Monday, December 16, 2013

A Cowl Is Not a Snood

I've been noticing this for a while on Ravelry, and it's time I mention something.  A cowl is not a snood.  Here are a few definitions for snood: 

1. the distinctive headband formerly worn by young unmarried women in Scotland and northern England; 2. a headband for the hair; 3. a netlike hat or part of a hat or fabric that holds or covers the back of a woman's hair.


 O[ld].E[nglish]. snod "ribbon for the hair," from Proto Germanic. *snodo (cf. Swed. snod "string, cord"), from PIE base *(s)ne- "to spin, sew" (cf. Lett. snate "a linen cover," O.Ir. snathe "thread;" see needle). Meaning "net or bag worn over a woman's hair" first recorded 1938.

Merriam-Webster online:

1 a Scottish :  a fillet or band for a woman's hair;  2 b :  a net or fabric bag pinned or tied on at the back of a woman's head for holding the hair.
First Known Use: before 12th century

They’re pretty consistent, aren’t they?  A snood is used on the head to cover the hair.  If the word has been in existence since the 12th century, and possibly hundreds of years before then, then why are people using it to refer to a neck covering, for which we have the words “scarf” and “cowl?”  

Let's look at the word "cowl."

Merriam-Webster online:

1 a :  a hood or long hooded cloak especially of a monk; b :  a draped neckline on a woman's garment;  2  a :  a chimney covering designed to improve the draft; b :  the top portion of the front part of an automobile body forward of the two front doors to which are attached the windshield and instrument board.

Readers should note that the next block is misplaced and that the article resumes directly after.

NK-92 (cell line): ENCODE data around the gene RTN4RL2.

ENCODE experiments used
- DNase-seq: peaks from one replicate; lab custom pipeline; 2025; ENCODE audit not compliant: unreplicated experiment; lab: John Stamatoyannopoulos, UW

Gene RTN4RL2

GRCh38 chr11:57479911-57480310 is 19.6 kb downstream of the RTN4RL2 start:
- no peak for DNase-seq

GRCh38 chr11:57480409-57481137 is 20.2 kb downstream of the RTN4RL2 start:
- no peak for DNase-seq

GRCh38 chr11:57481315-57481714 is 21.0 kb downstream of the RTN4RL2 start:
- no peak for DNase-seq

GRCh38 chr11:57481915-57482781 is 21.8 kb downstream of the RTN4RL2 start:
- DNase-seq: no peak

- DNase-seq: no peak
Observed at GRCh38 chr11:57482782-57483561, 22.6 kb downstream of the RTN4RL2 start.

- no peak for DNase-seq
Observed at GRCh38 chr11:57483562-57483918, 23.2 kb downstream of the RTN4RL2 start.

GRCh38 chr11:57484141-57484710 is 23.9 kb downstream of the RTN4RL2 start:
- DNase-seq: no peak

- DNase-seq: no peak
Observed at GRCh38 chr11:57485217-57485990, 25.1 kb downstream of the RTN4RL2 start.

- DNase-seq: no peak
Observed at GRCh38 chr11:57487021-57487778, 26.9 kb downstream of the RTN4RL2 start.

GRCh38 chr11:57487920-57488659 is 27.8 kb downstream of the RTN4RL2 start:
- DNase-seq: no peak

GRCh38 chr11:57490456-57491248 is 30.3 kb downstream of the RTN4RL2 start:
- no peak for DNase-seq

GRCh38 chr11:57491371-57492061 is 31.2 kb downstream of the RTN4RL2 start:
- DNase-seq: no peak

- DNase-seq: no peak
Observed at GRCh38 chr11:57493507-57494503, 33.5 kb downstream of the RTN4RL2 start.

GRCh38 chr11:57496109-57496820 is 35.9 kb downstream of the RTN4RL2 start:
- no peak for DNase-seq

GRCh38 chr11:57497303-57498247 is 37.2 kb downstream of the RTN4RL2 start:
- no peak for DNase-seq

Origin:  Middle English cowle, from Old English cugele, from Late Latin cuculla monk's hood, from Latin cucullus hood.  First Known Use: before 12th century.
The word “cowl” has also been used since before the 12th century.  The definition doesn't quite go far enough to say that the cowl also became the academic hood worn around the neck and down the back of one's academic gown, after obtaining a college degree.  (Perhaps in some European countries another term is used.)  The academic cowl goes around one's neck, as well as a draped neckline. 
It is clear the snood refers to the head and the cowl to the neck, and that's what one finds when the words are looked up.  It seems to me some person in the recent past had difficulty either telling a hat from a scarf or a head from a neck, if that's really, truly possible.  Or, another thought, in some foreign country, has the similarity of words led to a change in meaning?  Either way, I think the designer will earn more respect if s/he uses the words "cowl" and "snood" correctly.  The customers will also be happier if it truly is a snood for the hair that's desired, and not the many patterns of misappropriately named cowl patterns they'd have to look through otherwise.

My apologies for the terrible spacing on this post.  I haven't found a way to  correct it yet on Blogger.

1 comment:

  1. Oh, thank you for this. You're not alone LOL It's a pet peeve of mine. :)